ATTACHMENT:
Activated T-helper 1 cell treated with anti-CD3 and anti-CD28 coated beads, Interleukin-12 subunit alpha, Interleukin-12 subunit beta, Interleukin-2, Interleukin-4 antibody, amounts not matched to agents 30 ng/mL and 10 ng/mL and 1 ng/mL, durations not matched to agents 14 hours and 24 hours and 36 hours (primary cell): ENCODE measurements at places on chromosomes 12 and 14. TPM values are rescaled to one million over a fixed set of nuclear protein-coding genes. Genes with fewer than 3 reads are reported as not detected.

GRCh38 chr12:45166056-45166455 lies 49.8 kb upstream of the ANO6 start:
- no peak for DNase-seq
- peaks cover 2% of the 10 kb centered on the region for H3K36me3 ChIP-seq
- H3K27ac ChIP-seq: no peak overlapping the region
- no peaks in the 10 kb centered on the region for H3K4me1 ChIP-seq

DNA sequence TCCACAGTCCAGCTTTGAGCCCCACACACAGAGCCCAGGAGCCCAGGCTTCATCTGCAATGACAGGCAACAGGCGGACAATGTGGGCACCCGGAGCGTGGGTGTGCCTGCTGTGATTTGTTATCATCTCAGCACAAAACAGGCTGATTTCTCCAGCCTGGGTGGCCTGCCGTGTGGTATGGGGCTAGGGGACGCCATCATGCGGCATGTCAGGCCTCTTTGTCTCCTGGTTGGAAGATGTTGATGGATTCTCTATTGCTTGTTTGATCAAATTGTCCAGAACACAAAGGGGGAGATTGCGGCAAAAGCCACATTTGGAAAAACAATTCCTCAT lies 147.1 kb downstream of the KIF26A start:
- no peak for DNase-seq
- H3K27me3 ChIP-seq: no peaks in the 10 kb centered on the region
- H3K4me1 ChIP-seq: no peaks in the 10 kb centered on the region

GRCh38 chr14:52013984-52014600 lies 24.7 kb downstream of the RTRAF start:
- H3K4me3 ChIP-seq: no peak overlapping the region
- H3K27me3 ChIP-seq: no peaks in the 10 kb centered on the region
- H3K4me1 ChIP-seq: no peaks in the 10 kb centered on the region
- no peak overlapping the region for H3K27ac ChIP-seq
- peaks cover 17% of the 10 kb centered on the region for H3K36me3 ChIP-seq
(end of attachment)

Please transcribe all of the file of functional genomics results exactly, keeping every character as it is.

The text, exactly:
Activated T-helper 1 cell treated with anti-CD3 and anti-CD28 coated beads, Interleukin-12 subunit alpha, Interleukin-12 subunit beta, Interleukin-2, Interleukin-4 antibody, amounts not matched to agents 30 ng/mL and 10 ng/mL and 1 ng/mL, durations not matched to agents 14 hours and 24 hours and 36 hours (primary cell): ENCODE measurements at places on chromosomes 12 and 14. TPM values are rescaled to one million over a fixed set of nuclear protein-coding genes. Genes with fewer than 3 reads are reported as not detected.

GRCh38 chr12:45166056-45166455 lies 49.8 kb upstream of the ANO6 start:
- no peak for DNase-seq
- peaks cover 2% of the 10 kb centered on the region for H3K36me3 ChIP-seq
- H3K27ac ChIP-seq: no peak overlapping the region
- no peaks in the 10 kb centered on the region for H3K4me1 ChIP-seq

DNA sequence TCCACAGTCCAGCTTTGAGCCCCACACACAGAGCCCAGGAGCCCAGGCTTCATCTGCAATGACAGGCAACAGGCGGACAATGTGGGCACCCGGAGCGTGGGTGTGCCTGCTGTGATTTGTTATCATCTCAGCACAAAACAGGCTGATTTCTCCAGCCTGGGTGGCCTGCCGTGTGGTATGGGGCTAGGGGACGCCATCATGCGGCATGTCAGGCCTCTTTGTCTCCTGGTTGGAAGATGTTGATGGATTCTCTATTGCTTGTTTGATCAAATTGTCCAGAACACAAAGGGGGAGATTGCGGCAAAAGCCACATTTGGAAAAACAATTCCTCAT lies 147.1 kb downstream of the KIF26A start:
- no peak for DNase-seq
- H3K27me3 ChIP-seq: no peaks in the 10 kb centered on the region
- H3K4me1 ChIP-seq: no peaks in the 10 kb centered on the region

GRCh38 chr14:52013984-52014600 lies 24.7 kb downstream of the RTRAF start:
- H3K4me3 ChIP-seq: no peak overlapping the region
- H3K27me3 ChIP-seq: no peaks in the 10 kb centered on the region
- H3K4me1 ChIP-seq: no peaks in the 10 kb centered on the region
- no peak overlapping the region for H3K27ac ChIP-seq
- peaks cover 17% of the 10 kb centered on the region for H3K36me3 ChIP-seq